During his more than twenty-one years' involvement with baseball’s Major Leagues, A.G. (Albert Goodwill) Spalding (1850-1915) was a baseball player, manager, and executive. With his brother he began the sporting-goods manufacturing and retail business that still bears his name and is known to millions. He also founded a publishing house, the American Sports Publishing Company.
Between the late nineteenth and the mid-twentieth centuries, the American Sports Publishing Company issued works that can be classified in three general categories. The first is instructional manuals, such as How to Play Second Base, How to Bowl, and How to Play American Hand Ball. The second is rule books for many sports. The third category, and the one most widely used by researchers and sports historians, is the annuals that both narratively and statistically summarized the previous year's history, accomplishments, and records for a specific sport. A few of the sports covered are baseball, women's basketball, golf, college football, and track and field athletics. Collectively, these are known as Spalding Guides. In addition to the text, all guides included an advertising section for the Spalding sporting-goods empire that provides a fascinating history of the development of everything from baseball gloves, tennis racquets, and ice skates to golf clubs and football cleats; the Spalding Company made them all.
The Library of Congress has more than one thousand of these guides, believed to be the largest collection held by any institution. A small sample is offered here in Spalding Base Ball Guides, 1889-1939; in the future, the entire collection may be digitized and made available on this Web site. The twenty Official Indoor Base Ball Guides and fifteen Spalding's Official Base Ball Guides currently presented are examples of the annuals described above.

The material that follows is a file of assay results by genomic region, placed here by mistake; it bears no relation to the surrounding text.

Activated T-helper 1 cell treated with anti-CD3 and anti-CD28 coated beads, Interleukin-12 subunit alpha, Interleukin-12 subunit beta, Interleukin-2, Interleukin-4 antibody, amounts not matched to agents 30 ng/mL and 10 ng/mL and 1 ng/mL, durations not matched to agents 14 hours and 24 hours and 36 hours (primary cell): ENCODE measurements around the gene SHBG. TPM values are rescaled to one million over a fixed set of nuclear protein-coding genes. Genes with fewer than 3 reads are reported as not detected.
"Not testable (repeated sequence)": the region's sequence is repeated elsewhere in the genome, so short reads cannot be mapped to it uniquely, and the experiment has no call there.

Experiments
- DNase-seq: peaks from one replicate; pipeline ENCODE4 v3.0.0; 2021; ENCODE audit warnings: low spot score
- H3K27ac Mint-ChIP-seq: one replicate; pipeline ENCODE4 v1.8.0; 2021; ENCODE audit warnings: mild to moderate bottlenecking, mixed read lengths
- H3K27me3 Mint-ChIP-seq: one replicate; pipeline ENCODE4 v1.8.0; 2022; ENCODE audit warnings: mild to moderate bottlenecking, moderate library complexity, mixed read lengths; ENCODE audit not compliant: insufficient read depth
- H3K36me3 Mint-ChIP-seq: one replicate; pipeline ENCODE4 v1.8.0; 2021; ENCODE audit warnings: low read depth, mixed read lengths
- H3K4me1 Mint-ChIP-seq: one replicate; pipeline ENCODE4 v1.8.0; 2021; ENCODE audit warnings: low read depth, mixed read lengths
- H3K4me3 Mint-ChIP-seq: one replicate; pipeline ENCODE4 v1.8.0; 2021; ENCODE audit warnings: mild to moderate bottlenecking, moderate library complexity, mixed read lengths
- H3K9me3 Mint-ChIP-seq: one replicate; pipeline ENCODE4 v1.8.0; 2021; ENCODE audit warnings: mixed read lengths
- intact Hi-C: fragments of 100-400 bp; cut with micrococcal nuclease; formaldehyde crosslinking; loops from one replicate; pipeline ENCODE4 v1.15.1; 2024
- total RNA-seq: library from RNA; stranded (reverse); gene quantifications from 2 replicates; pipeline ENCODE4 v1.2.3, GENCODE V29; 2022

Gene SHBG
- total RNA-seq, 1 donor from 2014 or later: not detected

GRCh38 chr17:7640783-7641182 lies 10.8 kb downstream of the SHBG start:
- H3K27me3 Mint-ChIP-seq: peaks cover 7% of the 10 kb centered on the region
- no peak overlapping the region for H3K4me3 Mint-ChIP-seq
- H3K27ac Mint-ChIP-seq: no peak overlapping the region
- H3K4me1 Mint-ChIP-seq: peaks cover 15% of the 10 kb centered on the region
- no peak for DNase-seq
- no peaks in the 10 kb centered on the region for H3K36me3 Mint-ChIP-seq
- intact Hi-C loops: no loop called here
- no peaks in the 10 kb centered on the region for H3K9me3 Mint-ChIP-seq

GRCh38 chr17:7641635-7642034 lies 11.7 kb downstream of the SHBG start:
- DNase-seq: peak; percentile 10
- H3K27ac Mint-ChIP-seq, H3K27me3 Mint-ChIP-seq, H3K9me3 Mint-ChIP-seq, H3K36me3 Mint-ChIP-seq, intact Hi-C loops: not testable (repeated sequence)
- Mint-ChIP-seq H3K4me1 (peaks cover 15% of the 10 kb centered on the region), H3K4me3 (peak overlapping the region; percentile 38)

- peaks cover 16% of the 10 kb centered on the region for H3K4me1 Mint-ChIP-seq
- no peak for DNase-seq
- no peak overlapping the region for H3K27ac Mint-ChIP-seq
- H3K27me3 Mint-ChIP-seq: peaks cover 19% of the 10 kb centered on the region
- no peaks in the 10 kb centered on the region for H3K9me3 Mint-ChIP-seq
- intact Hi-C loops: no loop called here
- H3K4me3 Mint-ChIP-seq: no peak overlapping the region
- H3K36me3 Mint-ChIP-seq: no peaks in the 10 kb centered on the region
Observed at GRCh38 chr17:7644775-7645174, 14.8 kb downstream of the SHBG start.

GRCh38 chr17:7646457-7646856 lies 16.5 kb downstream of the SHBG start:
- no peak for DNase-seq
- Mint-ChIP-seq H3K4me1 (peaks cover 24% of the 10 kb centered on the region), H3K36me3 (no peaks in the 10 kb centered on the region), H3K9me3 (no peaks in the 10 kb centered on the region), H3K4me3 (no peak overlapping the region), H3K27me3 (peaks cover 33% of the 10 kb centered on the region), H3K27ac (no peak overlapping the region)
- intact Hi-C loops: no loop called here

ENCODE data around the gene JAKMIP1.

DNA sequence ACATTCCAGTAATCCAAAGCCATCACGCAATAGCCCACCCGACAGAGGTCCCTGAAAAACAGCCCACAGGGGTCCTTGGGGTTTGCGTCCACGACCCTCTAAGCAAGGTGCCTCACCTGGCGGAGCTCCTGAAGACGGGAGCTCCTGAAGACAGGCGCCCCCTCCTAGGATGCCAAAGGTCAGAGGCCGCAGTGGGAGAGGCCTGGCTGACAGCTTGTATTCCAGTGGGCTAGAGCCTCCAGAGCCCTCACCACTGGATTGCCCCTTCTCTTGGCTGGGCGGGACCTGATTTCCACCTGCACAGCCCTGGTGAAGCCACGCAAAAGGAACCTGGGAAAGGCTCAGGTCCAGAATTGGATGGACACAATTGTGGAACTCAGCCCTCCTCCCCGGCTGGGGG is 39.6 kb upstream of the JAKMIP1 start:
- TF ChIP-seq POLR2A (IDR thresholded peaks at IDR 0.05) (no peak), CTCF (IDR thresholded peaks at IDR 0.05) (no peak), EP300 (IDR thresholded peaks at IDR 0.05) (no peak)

While the game of baseball covered in Spalding’s Official Base Ball Guides is well known to most Americans, the game described in the Official Indoor Base Ball Guides may at first seem unfamiliar--yet in its current incarnation it is probably played by more Americans than traditional baseball. According to The New Dickson Baseball Dictionary, indoor baseball is “[t]he original name for the game from which modern softball derived. Its rules were written by George W. Hancock of Chicago who was one of the group of young men who created the game, using a boxing glove for a ball and a broomstick for a bat, while waiting at the Farragut Boat Club for the telegraphed results of the Harvard-Yale football game on Thanksgiving Day, 1887. Thus, softball in its first incarnation was baseball played inside a gymnasium” (Paul Dickson, The New Dickson Baseball Dictionary [New York: Harcourt, Brace and Company, 1990], p. 268).
Brief biographies of A.G. Spalding can be found in The Ballplayers, edited by Mike Shatzkin (New York: Arbor House/William Morrow, 1990; Library of Congress call number GV865.A1 B323 1990) and Biographical Dictionary of American Sports. Baseball, edited by David L. Porter (Westport, Conn.: Greenwood Press, 2000; Library of Congress call number GV865.A1 B55 2000). The definitive biography is A.G. Spalding and the Rise of Baseball: The Promise of American Sport, by Peter Levine (New York: Oxford University Press, 1985; Library of Congress call number GV865.S7 L48 1985).